At times, it can feel like you’re swimming against the current; trying to push your content marketing efforts forward, only to be met with resistance. Other times, it can be a struggle to maintain your position and define your role when your superiors utilize your skills for copy writing instead of content marketing. Several companies jumped on the bandwagon when content marketing first entered the scene, but they lacked the patience necessary for it to be successful. It takes time to start seeing the benefits of content marketing — but when you do see results, it’ll blow you away.

There is no better example than Red Bull. The company’s media house set the goal of becoming independently profitable – with content so good they could sell it. This “forced” Red Bull to create content that people loved. That content helped Red Bull build an unbeatable reputation and dominate the crowded energy drink market. But I could go on about Red Bull’s success in content marketing forever….(seriously, if you haven’t read about their content empire, you need to check it out).

Several other businesses have achieve success with content marketing. Zagg, an online retailer of mobile accessories, earns 172% ROI and 10% of the company’s website traffic through their blog. Publishing 25 to 35 posts each week, the company’s three writers are tasked with producing content that is shareable, popular, and promotes the company’s product range. Oh, and 60% of their blog traffic is from new users – not too shabby at all.

Meanwhile, a B2B company called SunGard, which provides IT operations support, hit it out of the park with their video series by injecting humour into educational content on pain points and industry trends. By analyzing their audience’s content consumption patters, SunGard was able to map out a campaign that promoted their content across multiple touch points via email, social media, and paid media. The result of their efforts? Over 3,000 leads generated in 3 days! And that’s not all – they also saw email clicks and click open rates that were 2-3 times the average AND the CTAs to download a whitepaper at the end of the videos had a 87.4% click-through rate.

Did these companies achieve this type of success over night? No. It took a lot of time and resources. But each of these companies started from somewhere. Content marketing only recently became popular (though it’s arguably been around for a really long time, but that’s another blog post). So my advice to you is to always remember:

Content Quote


What Content Marketers Need to be Successful in 2015

In 2015, content marketers need to ask themselves one question above all else: who cares? Because if the answer to that question is anything other than “my target audience” – then stop what you’re doing, because it’s a waste of your time and efforts.

Content Marketing Cat

The success of content marketing is heavily reliant upon the engagement of your target audience or market. No matter how you do it – whether it’s with whitepapers, infographics, videos, podcasts, memes, or any other form of content – getting your target to read, watch, share, comment on, like, or click on what you’ve created is the name of the game.

Content marketers must listen to their target audience, because creating content with the sole intent of making a sale instead of answering a question or helping in some way isn’t engaging. In order to be in touch with your audience, you need to do a few things:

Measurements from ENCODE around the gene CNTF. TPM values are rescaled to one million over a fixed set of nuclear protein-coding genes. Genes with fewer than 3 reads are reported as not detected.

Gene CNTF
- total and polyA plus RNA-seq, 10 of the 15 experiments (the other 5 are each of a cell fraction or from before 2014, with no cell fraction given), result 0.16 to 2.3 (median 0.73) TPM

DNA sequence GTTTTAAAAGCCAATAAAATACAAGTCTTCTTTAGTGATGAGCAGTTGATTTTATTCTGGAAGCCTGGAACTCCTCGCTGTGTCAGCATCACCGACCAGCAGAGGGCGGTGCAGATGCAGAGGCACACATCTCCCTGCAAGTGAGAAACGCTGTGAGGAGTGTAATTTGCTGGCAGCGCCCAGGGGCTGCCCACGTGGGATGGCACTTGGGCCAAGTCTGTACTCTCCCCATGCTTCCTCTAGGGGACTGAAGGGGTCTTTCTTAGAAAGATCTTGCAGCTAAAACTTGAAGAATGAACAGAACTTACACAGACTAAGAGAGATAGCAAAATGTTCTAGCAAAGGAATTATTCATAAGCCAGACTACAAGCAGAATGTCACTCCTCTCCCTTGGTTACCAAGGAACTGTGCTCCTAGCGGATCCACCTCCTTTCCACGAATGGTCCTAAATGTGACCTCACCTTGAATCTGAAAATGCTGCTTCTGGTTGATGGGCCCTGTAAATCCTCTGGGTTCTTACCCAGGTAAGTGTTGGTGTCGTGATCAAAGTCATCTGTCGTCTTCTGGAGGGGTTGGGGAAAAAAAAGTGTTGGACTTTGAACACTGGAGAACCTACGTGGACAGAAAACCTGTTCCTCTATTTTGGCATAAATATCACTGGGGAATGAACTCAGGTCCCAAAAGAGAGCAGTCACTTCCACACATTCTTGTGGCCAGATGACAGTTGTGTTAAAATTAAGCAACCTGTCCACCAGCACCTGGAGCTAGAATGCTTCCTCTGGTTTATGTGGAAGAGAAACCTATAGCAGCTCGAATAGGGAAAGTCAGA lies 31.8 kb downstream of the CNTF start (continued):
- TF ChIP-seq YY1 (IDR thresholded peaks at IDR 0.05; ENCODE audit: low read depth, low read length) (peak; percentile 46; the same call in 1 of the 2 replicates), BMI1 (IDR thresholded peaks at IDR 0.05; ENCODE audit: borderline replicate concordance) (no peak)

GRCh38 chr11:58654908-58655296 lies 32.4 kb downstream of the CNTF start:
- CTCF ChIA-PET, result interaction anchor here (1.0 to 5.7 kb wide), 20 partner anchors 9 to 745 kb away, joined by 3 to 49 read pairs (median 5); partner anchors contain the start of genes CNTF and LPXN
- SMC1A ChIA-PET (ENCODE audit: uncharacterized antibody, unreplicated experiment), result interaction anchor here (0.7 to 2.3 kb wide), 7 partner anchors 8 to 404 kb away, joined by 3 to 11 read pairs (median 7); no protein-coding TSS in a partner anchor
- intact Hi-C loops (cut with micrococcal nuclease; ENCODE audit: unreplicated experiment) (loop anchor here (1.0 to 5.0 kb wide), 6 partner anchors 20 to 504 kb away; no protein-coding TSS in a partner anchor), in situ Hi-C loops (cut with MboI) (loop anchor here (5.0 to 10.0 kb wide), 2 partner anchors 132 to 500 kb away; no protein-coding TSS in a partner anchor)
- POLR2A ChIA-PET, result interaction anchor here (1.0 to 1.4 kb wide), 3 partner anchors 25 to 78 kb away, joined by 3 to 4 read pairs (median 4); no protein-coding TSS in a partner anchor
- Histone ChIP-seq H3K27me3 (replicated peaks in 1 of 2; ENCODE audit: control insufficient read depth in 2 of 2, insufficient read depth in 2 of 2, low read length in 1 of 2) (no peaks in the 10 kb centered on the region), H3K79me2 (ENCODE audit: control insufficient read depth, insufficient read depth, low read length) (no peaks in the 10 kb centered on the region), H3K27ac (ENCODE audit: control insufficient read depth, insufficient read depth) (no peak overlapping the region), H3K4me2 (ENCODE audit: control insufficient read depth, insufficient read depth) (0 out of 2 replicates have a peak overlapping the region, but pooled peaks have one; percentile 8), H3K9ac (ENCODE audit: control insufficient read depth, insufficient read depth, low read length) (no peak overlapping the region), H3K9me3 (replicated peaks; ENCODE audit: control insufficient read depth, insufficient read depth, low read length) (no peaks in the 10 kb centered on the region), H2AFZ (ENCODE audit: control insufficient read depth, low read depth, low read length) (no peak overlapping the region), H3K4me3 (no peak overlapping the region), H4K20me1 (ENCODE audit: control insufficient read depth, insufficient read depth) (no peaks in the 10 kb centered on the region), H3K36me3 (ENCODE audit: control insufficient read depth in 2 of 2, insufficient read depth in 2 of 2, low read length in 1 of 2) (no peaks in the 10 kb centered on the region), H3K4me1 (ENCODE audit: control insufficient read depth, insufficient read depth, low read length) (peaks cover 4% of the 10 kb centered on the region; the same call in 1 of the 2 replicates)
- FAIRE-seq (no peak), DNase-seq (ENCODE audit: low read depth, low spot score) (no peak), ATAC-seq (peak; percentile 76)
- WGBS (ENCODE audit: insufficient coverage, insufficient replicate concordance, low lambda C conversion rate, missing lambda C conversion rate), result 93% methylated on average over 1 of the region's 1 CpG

1. Form a strong relationship with your Sales team: The members of your company’s sales team are your “boots on the ground” – especially in the B2B market where the sales cycle is typically longer and requires a more consultative approach with prospects. Since the sales team is in constant contact with a variety of prospects, they can offer the greatest insights on the problems, requirements, and interests of your target markets.
  2. Get Comfortable with Alerts: Whether you use Google, Hootsuite, Twitter Counter, LinkedIn, or newsletter subscriptions – you need to stay on top of the latest topics and trends in your industry. Relevance and timeliness contribute to establishing your company as a thought leader, which builds trust with your prospects and customers. You don’t need to read every single email that enters your inbox, but even reviewing the subject lines can give you a good indication of what’s trending and what your target audience might be buzzing about.
  3. Ask Questions: Don’t be afraid to talk to your customers! Sure, they may not be interested in having a 20 minute conversation – but they likely wouldn’t mind asking a few questions about the challenges their currently facing or what trends they’re excited about. Keep it cool and casual, and I bet you’ll learn more than you expect! Not only will this help you in creating content that your target audience wants, but it will increase the satisfaction of your customers. I mean, who doesn’t like venting about their latest frustrations or gabbing about an exciting new product or trend.
  4. Learn to Write — Or Hire a Writer: Nothing will kill your credibility more quickly than spelling mistakes, grammatical errors, awkward sentences, and plain old boring storytelling. Be honest with yourself; if you’re not a good writer, hire one. There are multiple websites, such as Kayak, Skyword, NewsCred, and Elance, that provide content creation services or allow you to connect with freelance writers. With so many resources at your disposal, there’s no excuse for poorly written content.

Once you’ve mastered the tactics listed above, you’ll have the tools and information to create content that truly engages your target market and audience.